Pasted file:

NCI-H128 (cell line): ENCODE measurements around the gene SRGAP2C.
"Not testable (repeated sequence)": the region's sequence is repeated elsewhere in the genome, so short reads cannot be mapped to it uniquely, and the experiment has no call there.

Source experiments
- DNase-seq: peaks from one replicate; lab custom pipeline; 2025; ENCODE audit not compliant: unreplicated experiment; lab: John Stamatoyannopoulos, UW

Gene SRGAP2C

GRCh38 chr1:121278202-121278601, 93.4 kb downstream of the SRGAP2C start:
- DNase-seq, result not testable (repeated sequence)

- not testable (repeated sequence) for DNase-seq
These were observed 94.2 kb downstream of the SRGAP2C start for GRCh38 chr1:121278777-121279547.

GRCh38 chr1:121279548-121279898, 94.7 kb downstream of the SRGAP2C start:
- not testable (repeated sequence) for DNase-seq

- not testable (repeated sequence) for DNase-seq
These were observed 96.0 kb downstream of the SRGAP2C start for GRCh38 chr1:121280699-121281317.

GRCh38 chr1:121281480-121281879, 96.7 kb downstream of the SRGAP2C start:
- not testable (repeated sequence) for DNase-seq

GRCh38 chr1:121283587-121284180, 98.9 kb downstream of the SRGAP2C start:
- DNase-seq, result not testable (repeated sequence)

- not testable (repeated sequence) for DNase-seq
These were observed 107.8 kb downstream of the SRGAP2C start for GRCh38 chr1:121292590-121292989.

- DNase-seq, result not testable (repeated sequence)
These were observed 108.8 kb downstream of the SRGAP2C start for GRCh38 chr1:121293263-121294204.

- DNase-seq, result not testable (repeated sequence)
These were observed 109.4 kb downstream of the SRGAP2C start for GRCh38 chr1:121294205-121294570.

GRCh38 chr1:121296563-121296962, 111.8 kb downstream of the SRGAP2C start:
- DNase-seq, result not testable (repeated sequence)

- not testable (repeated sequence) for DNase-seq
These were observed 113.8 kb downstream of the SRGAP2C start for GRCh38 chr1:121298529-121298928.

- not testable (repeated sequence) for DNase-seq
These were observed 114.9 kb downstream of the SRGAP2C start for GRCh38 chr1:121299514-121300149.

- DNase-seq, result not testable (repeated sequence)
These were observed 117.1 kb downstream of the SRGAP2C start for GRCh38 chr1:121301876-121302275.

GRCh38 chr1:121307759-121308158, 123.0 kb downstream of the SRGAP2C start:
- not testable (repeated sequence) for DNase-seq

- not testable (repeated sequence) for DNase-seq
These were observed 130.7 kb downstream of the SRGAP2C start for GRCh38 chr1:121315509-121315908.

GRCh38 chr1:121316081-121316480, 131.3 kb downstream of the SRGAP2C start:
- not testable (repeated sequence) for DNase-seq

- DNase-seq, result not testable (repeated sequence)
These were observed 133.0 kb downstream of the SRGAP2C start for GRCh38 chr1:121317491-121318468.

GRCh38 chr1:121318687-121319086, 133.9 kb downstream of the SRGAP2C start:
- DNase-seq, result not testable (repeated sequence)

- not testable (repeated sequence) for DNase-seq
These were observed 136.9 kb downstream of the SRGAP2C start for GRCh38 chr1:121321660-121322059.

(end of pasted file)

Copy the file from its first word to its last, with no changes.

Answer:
NCI-H128 (cell line): ENCODE measurements around the gene SRGAP2C.
"Not testable (repeated sequence)": the region's sequence is repeated elsewhere in the genome, so short reads cannot be mapped to it uniquely, and the experiment has no call there.

Source experiments
- DNase-seq: peaks from one replicate; lab custom pipeline; 2025; ENCODE audit not compliant: unreplicated experiment; lab: John Stamatoyannopoulos, UW

Gene SRGAP2C

GRCh38 chr1:121278202-121278601, 93.4 kb downstream of the SRGAP2C start:
- DNase-seq, result not testable (repeated sequence)

- not testable (repeated sequence) for DNase-seq
These were observed 94.2 kb downstream of the SRGAP2C start for GRCh38 chr1:121278777-121279547.

GRCh38 chr1:121279548-121279898, 94.7 kb downstream of the SRGAP2C start:
- not testable (repeated sequence) for DNase-seq

- not testable (repeated sequence) for DNase-seq
These were observed 96.0 kb downstream of the SRGAP2C start for GRCh38 chr1:121280699-121281317.

GRCh38 chr1:121281480-121281879, 96.7 kb downstream of the SRGAP2C start:
- not testable (repeated sequence) for DNase-seq

GRCh38 chr1:121283587-121284180, 98.9 kb downstream of the SRGAP2C start:
- DNase-seq, result not testable (repeated sequence)

- not testable (repeated sequence) for DNase-seq
These were observed 107.8 kb downstream of the SRGAP2C start for GRCh38 chr1:121292590-121292989.

- DNase-seq, result not testable (repeated sequence)
These were observed 108.8 kb downstream of the SRGAP2C start for GRCh38 chr1:121293263-121294204.

- DNase-seq, result not testable (repeated sequence)
These were observed 109.4 kb downstream of the SRGAP2C start for GRCh38 chr1:121294205-121294570.

GRCh38 chr1:121296563-121296962, 111.8 kb downstream of the SRGAP2C start:
- DNase-seq, result not testable (repeated sequence)

- not testable (repeated sequence) for DNase-seq
These were observed 113.8 kb downstream of the SRGAP2C start for GRCh38 chr1:121298529-121298928.

- not testable (repeated sequence) for DNase-seq
These were observed 114.9 kb downstream of the SRGAP2C start for GRCh38 chr1:121299514-121300149.

- DNase-seq, result not testable (repeated sequence)
These were observed 117.1 kb downstream of the SRGAP2C start for GRCh38 chr1:121301876-121302275.

GRCh38 chr1:121307759-121308158, 123.0 kb downstream of the SRGAP2C start:
- not testable (repeated sequence) for DNase-seq

- not testable (repeated sequence) for DNase-seq
These were observed 130.7 kb downstream of the SRGAP2C start for GRCh38 chr1:121315509-121315908.

GRCh38 chr1:121316081-121316480, 131.3 kb downstream of the SRGAP2C start:
- not testable (repeated sequence) for DNase-seq

- DNase-seq, result not testable (repeated sequence)
These were observed 133.0 kb downstream of the SRGAP2C start for GRCh38 chr1:121317491-121318468.

GRCh38 chr1:121318687-121319086, 133.9 kb downstream of the SRGAP2C start:
- DNase-seq, result not testable (repeated sequence)

- not testable (repeated sequence) for DNase-seq
These were observed 136.9 kb downstream of the SRGAP2C start for GRCh38 chr1:121321660-121322059.